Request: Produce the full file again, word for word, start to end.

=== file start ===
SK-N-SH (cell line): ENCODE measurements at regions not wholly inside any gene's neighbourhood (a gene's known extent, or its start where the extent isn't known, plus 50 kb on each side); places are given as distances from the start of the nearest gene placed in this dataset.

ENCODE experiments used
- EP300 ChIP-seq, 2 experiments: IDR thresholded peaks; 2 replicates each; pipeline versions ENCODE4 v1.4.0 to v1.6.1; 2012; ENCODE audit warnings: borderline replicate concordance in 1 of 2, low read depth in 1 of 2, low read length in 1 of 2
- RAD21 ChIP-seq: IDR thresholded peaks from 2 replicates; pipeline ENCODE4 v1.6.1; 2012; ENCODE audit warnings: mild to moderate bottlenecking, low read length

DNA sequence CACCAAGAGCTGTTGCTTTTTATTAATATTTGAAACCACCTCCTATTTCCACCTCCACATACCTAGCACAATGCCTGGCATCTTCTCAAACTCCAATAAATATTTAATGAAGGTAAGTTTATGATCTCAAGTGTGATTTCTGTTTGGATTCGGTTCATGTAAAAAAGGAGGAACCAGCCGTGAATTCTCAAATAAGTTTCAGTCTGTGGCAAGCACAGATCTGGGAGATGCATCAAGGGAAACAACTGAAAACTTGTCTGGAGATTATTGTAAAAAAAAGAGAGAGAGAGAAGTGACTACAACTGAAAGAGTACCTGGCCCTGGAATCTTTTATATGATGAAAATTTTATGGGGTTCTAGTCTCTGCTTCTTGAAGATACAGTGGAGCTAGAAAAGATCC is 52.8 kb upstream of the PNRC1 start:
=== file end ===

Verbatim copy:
SK-N-SH (cell line): ENCODE measurements at regions not wholly inside any gene's neighbourhood (a gene's known extent, or its start where the extent isn't known, plus 50 kb on each side); places are given as distances from the start of the nearest gene placed in this dataset.

ENCODE experiments used
- EP300 ChIP-seq, 2 experiments: IDR thresholded peaks; 2 replicates each; pipeline versions ENCODE4 v1.4.0 to v1.6.1; 2012; ENCODE audit warnings: borderline replicate concordance in 1 of 2, low read depth in 1 of 2, low read length in 1 of 2
- RAD21 ChIP-seq: IDR thresholded peaks from 2 replicates; pipeline ENCODE4 v1.6.1; 2012; ENCODE audit warnings: mild to moderate bottlenecking, low read length

DNA sequence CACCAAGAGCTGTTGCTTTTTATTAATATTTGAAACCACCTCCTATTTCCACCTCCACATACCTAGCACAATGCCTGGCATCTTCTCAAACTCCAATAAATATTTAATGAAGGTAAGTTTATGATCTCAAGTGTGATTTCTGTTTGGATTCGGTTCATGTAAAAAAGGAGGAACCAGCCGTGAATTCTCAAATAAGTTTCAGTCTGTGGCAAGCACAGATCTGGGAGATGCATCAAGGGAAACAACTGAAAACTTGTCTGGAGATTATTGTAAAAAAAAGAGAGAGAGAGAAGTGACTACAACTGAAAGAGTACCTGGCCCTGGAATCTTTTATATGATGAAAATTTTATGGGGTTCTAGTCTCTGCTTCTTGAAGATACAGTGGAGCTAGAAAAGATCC is 52.8 kb upstream of the PNRC1 start: